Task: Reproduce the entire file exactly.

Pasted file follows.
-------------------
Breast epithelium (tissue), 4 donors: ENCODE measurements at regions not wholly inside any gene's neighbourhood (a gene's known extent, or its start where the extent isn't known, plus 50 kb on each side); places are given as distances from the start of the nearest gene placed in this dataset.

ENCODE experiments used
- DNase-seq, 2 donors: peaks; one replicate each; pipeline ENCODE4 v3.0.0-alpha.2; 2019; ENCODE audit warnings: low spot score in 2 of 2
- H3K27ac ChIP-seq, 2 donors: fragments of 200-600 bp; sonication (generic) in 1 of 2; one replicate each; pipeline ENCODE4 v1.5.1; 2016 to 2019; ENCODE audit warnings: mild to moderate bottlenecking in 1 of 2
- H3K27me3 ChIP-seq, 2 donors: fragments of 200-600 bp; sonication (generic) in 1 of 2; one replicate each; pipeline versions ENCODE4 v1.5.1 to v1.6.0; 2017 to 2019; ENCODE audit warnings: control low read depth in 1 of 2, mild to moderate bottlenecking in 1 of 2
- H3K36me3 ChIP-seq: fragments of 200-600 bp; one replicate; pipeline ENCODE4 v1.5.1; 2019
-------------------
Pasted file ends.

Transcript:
Breast epithelium (tissue), 4 donors: ENCODE measurements at regions not wholly inside any gene's neighbourhood (a gene's known extent, or its start where the extent isn't known, plus 50 kb on each side); places are given as distances from the start of the nearest gene placed in this dataset.

ENCODE experiments used
- DNase-seq, 2 donors: peaks; one replicate each; pipeline ENCODE4 v3.0.0-alpha.2; 2019; ENCODE audit warnings: low spot score in 2 of 2
- H3K27ac ChIP-seq, 2 donors: fragments of 200-600 bp; sonication (generic) in 1 of 2; one replicate each; pipeline ENCODE4 v1.5.1; 2016 to 2019; ENCODE audit warnings: mild to moderate bottlenecking in 1 of 2
- H3K27me3 ChIP-seq, 2 donors: fragments of 200-600 bp; sonication (generic) in 1 of 2; one replicate each; pipeline versions ENCODE4 v1.5.1 to v1.6.0; 2017 to 2019; ENCODE audit warnings: control low read depth in 1 of 2, mild to moderate bottlenecking in 1 of 2
- H3K36me3 ChIP-seq: fragments of 200-600 bp; one replicate; pipeline ENCODE4 v1.5.1; 2019